Yesterday, I saw the trailer for American Blogger, a documentary about Pinterest bloggers women upper middle-class white women with Wordpress by Dallas filmmaker Chris Wiegand, who knows all the fonts, and my eyes still haven't stopped rolling.

There's so much happening here (the voiceover, the presumptiveness, THE VOICEOVER), but what really stood out for me was this little nugget:

This documentary will remind you of the value of your voice and the power of sharing your story.

This is a lie.

Last year I completed my master's thesis on how media complicates representations of race in motherhood, using mommybloggers as my primary subjects. I did a lot of rhetorical and textual analysis of blogs to understand how new media perpetuates racism and classism, and to understand how the racialized aspects of technological access are affected by the politics of race and class privilege. My argument was that new media is not a social equalizer, which I had to say in this convoluted, academic way:

Reproductive liberty is shaped differently for those with race and class privilege, and that the community of mom bloggers reinstates women of color as second-class citizens and reproduces normative ideas of motherhood as dictated by a Victorian ideal, perpetuating the judgment of African American mothers by Caucasian cultural standards.

Shorter: White lady bloggers think they're radically reinventing the wheel, but they're perpetuating the same old shit they have for centuries, and I have two years worth of research to back it up.

So this trailer, then, is interesting. If you go to the site's Meet the Blogger section and scroll through each individual blogger featured in this film, you'll see that of the 52 women featured in this documentary, only 2 are women of color. It's possible that this overwhelming lack of diversity* is just a result of Wiegand myopically deciding to only talk to his wife's friends, but I think it lends itself to a bigger idea: when it comes to valuing voices and sharing stories, we're still doing it in the framework of whiteness.

That isn't to say that there aren't people of color blogging, using social media, and sharing their stories—they just aren't getting recognition, and they aren't getting paid.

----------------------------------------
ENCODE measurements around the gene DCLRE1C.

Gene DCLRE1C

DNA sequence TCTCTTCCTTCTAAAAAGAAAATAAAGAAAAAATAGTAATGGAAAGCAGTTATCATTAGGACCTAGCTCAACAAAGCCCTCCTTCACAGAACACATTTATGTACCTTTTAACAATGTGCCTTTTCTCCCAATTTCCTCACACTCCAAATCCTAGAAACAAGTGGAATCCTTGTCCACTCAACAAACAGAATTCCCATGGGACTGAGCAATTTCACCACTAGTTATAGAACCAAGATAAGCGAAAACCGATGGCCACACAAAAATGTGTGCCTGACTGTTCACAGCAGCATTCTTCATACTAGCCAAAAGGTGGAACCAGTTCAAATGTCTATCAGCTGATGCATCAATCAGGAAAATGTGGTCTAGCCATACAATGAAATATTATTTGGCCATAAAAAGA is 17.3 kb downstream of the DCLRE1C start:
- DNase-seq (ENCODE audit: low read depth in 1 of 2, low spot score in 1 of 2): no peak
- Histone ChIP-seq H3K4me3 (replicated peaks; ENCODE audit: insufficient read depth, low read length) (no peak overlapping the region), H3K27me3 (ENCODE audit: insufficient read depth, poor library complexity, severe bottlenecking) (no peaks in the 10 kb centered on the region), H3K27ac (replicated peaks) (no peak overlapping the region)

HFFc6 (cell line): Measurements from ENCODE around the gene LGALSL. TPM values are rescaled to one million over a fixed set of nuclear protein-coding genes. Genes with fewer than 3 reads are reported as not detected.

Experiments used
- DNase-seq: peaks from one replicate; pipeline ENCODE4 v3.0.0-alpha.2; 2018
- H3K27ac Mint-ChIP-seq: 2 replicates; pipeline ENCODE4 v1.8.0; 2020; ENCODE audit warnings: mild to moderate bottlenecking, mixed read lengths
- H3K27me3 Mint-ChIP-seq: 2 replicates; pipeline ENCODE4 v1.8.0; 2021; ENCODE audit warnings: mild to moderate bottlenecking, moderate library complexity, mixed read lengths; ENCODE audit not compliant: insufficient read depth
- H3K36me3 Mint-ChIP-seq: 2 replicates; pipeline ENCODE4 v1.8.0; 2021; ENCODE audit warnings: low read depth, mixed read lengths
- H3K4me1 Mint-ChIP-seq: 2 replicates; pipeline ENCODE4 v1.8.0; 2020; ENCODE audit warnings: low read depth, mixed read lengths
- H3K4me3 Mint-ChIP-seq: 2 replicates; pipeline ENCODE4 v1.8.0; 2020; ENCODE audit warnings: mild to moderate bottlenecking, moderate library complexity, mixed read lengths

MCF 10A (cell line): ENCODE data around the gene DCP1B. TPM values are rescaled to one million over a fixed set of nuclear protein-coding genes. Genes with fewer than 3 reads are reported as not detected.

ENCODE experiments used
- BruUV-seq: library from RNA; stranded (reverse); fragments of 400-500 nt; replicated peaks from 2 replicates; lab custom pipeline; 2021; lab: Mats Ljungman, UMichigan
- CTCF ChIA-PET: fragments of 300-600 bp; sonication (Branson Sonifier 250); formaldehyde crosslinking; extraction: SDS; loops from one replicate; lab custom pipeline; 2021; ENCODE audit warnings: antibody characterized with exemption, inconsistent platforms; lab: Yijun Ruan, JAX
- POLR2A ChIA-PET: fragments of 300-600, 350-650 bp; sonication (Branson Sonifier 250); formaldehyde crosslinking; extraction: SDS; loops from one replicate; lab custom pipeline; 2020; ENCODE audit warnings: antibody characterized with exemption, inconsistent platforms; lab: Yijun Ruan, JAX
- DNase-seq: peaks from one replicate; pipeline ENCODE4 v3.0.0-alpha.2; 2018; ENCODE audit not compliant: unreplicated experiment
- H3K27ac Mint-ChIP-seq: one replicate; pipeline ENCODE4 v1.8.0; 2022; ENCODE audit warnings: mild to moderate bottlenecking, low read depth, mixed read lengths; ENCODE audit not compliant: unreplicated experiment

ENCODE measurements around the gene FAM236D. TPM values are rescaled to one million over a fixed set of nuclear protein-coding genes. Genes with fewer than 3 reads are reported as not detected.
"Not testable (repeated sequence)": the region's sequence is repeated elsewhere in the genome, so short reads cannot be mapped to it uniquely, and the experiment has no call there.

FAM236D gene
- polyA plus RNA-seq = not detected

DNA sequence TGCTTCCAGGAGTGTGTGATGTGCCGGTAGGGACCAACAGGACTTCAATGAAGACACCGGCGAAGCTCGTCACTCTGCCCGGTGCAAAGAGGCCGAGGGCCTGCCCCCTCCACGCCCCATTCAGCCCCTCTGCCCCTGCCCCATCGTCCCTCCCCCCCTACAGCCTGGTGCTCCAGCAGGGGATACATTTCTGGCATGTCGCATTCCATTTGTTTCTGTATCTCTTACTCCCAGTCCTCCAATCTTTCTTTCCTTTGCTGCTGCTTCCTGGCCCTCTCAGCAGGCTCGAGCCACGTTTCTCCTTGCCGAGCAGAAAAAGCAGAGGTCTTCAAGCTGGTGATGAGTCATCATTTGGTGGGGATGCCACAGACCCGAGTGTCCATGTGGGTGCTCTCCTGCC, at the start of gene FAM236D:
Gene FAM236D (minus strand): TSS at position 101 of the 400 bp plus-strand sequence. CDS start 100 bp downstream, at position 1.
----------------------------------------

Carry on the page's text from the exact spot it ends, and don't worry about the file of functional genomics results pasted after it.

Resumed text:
I know that American Blogger isn't primarily focused on mommy bloggers, but they're a representative subset. I want to give you an idea of who is getting paid to blog, and which voices we tend to value and emphasize. Using the Babble Top Mommy Bloggers of 2012 as my starting point, I looked at the top five white mommy bloggers, and the top five consecutive women of color mommy bloggers, and examined their blog-based income. At the time I wrote my thesis, Federated Media Publishing, one of the top ad revenue partners for bloggers, wasn't representing any mommy bloggers of color. The top five white mommy bloggers working with them earned an average of $12,038 per month and $144,456 per year through CPM revenue (cost per impression). This is just ad revenue from their blogs, and did not include book deals or paid appearances.

Conversely, the top five women of color mommy bloggers earned practically nothing. Since none of the women of color mommy bloggers partnered with Federated Media or other publishing companies, very few had advertisements on their sites at all. A couple worked with the BlogHer Advertising Network, whose pay rate per CPM ranged from $0.10 to $10. Most women of color mommy bloggers advertised to their own products (e-books, self-produced movies), which seemed to be their only blog-based income. Women of color earned an amount so small it wasn't even measurable.

This sort of behavior is replicated all over blogging—which fashion bloggers are the most prominent? Who's running well-paid news sites, or pop culture blogs? White white white wickety-white. It's no surprise, then, that Wiegand ended up with a trove of white women when he set out to make his movie. It's lazy, perhaps, but not surprising.

I've met a ton of fantastic people online, and I'm sure the women in this documentary value the strong communities they've built through blogging. I don't begrudge them that. I'm just not going to sit through a movie that reinforces this fucked up notion of voice and storytelling by focusing on the same old people that always have a voice, and always get to tell their stories.

Also, a documentary on blogging that doesn't feature 95% of the people in yoga pants and pizza-stained t-shirts is just lying right to your face.

Also part two: A documentary on blogging.

*I reached out to Chris Wiegand for a comment, and he has not responded.